Medical Marijuana: A Primer For Workers’ Compensation
As more states move to legalize marijuana for medical or recreational use, the potential clinical risks for patients and financial implications for workers’ compensation payers will need to be considered carefully.
Is Marijuana Safe For Use in Workers’ Compensation?
Marijuana (Cannabis sativa) contains over 400 chemical components. Marijuana contains a mix of diverse chemical compounds called cannabinoids that also includes delta-9-tetrahydrocannabinol (THC), the most psychoactive component of marijuana and the one thought to cause the feeling of being “high” that users experience.
Marijuana is classified as a Schedule I substance under the Controlled Substances Act. Other Schedule I substances include heroin, methylenedioxymethamphetamine (commonly called ecstasy) and lysergic acid diethylamide (commonly called LSD). These drugs have a high potential for abuse, lack accepted medical uses, and are not accepted as safe for use under medical supervision.1
Study Results are Inconclusive
Studies that examined the benefits and harm posed by marijuana use produced conflicting results. Some found in favor of marijuana use for medicinal purposes but were small-scale, conducted on animals, or lacked the statistical power needed to make a solid conclusion. Other studies showed a possible synergistic effect between the cannabinoid and opioid systems.2,3,4 These studies suggested the potential for lower opioid doses, fewer side effects, and delayed tolerance, but were not large-scale in nature or were not conducted on humans so their conclusions cannot be relied upon regarding benefits to humans.
No large-scale randomized controlled human trials have been conducted that sufficiently ease concerns about the inherent risks of marijuana use. This is a factor in failed efforts to legalize marijuana for medical use on a federal level. The FDA requires all drugs seeking approval to undergo rigorous controlled trials to prove both safety and efficacy. Approval of marijuana at the state level bypassed this important safety process.
The answers to the questions below and other questions included in the FDA approval process are important. Without them, physicians are left to employ a trial and error approach.
We do know that the effects of smoked and ingested marijuana are not equal. The chemical processes that occur in the body change with the route of administration. We also know that the techniques used to smoke marijuana can lead to dosage inconsistencies. The depth of inhalation and time before exhalation can cause significant variations in the amount of the drug received. The side effects, duration of action, associated “high” and potential drug interactions also vary. More study is needed.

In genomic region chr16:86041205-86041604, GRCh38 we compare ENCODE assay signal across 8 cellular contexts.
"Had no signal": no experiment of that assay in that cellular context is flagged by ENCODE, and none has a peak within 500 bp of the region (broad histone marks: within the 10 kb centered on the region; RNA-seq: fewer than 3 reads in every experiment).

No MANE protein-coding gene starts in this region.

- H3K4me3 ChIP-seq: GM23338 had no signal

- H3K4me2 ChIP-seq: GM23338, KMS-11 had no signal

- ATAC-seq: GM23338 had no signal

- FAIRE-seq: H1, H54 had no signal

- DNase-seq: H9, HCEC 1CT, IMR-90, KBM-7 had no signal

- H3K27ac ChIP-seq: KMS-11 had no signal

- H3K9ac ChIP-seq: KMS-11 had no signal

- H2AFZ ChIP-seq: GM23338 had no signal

Marijuana also lacks the standardization required in the FDA-approval process. Important questions are left unanswered such as:
The potential for increased utilization of marijuana should raise concerns about possible adverse risks with payers. Marijuana use can cause the following:
Expectations for Workers’ Compensation
The FDA has not approved any uses for marijuana. Neither the American College of Occupational and Environmental Medicine (ACOEM)5 nor Official Disability Guidelines (ODG) recommends its use. Furthermore, it is illegal under federal law for a physician to prescribe marijuana or for anyone to sell or use it. A growing number of states have legalized the sale and use of marijuana within the state. Technically, federal law supersedes state law; however, the federal government has informally indicated it will not interfere in those states.
Approved indications for medical use vary by states in which it is legal. Some have open-ended indications that allow determination on a case-by-case basis. Others use vague language to describe approved uses and leave considerable room for interpretation. For example, California law states that medical marijuana is approved for “chronic or persistent medical conditions that substantially limit a person’s ability to conduct one or more major life activities as defined in the Americans with Disabilities Act of 1990, or if not alleviated, may cause serious harm to the person’s safety, physical or mental health.”6 This could be interpreted to include severe, chronic or debilitating pain; muscle spasms/spasticity; seizures; post traumatic stress disorder (PTSD); migraines; arthritis; and other conditions commonly seen in workers’ compensation populations. In Colorado, 94 percent of the 108,000 registered medical users in 2012 qualified based on a diagnosis of severe pain.7
It is not likely that medical marijuana will replace mainstay therapies in the near future. There is however, the potential for it to be recommended as an alternative therapy in cases where other approved therapies failed, or as adjunctive therapy.
Concerns have also been expressed about adverse drug-disease interactions and the dangerous cumulative adverse effects that can occur when marijuana is used concomitantly with therapies commonly prescribed in workers’ compensation — opioid analgesics, sedative-hypnotics and muscle relaxants.8 Interactions with other drugs can alter the effects of marijuana as well as the duration and intensity of the effects.
Recommendations for Payers
Healthesystems recommends against approving claims for medical marijuana in light of the absence of FDA-approved uses. Future legislative changes could require approval in some states under some circumstances. Payers would be prudent to work with their pharmacy benefit manager (PBM) to proactively develop a marijuana strategy and establish policies and procedures for handling any future marijuana claims. Documentation of medical necessity, step therapy, signed agreements, urine drug screening and the like could be incorporated. Educational materials and guidance for claims professionals on how best to handle such claims should be part of the effort.